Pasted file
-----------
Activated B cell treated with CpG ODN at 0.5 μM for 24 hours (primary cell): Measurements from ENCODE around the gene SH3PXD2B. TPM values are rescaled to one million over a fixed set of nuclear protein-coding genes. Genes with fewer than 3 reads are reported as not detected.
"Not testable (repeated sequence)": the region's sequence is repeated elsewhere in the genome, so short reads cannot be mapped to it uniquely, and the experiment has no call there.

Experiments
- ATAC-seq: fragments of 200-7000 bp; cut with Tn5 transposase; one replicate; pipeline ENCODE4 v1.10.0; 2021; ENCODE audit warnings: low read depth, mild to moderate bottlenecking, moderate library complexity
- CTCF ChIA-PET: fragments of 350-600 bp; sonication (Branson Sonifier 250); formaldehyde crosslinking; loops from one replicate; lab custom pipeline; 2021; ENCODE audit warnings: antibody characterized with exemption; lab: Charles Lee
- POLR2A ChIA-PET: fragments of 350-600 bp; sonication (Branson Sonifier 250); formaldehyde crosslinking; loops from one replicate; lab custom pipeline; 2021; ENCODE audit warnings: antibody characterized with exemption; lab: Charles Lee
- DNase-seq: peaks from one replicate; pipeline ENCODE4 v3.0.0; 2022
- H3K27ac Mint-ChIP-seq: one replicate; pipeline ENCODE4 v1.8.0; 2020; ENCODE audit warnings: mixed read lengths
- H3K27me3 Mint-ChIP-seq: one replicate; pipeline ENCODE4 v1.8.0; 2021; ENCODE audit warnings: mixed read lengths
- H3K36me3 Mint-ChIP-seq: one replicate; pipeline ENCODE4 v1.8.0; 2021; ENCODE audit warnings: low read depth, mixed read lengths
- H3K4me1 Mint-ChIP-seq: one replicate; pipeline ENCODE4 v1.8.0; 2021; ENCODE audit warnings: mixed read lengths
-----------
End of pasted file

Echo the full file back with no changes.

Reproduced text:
Activated B cell treated with CpG ODN at 0.5 μM for 24 hours (primary cell): Measurements from ENCODE around the gene SH3PXD2B. TPM values are rescaled to one million over a fixed set of nuclear protein-coding genes. Genes with fewer than 3 reads are reported as not detected.
"Not testable (repeated sequence)": the region's sequence is repeated elsewhere in the genome, so short reads cannot be mapped to it uniquely, and the experiment has no call there.

Experiments
- ATAC-seq: fragments of 200-7000 bp; cut with Tn5 transposase; one replicate; pipeline ENCODE4 v1.10.0; 2021; ENCODE audit warnings: low read depth, mild to moderate bottlenecking, moderate library complexity
- CTCF ChIA-PET: fragments of 350-600 bp; sonication (Branson Sonifier 250); formaldehyde crosslinking; loops from one replicate; lab custom pipeline; 2021; ENCODE audit warnings: antibody characterized with exemption; lab: Charles Lee
- POLR2A ChIA-PET: fragments of 350-600 bp; sonication (Branson Sonifier 250); formaldehyde crosslinking; loops from one replicate; lab custom pipeline; 2021; ENCODE audit warnings: antibody characterized with exemption; lab: Charles Lee
- DNase-seq: peaks from one replicate; pipeline ENCODE4 v3.0.0; 2022
- H3K27ac Mint-ChIP-seq: one replicate; pipeline ENCODE4 v1.8.0; 2020; ENCODE audit warnings: mixed read lengths
- H3K27me3 Mint-ChIP-seq: one replicate; pipeline ENCODE4 v1.8.0; 2021; ENCODE audit warnings: mixed read lengths
- H3K36me3 Mint-ChIP-seq: one replicate; pipeline ENCODE4 v1.8.0; 2021; ENCODE audit warnings: low read depth, mixed read lengths
- H3K4me1 Mint-ChIP-seq: one replicate; pipeline ENCODE4 v1.8.0; 2021; ENCODE audit warnings: mixed read lengths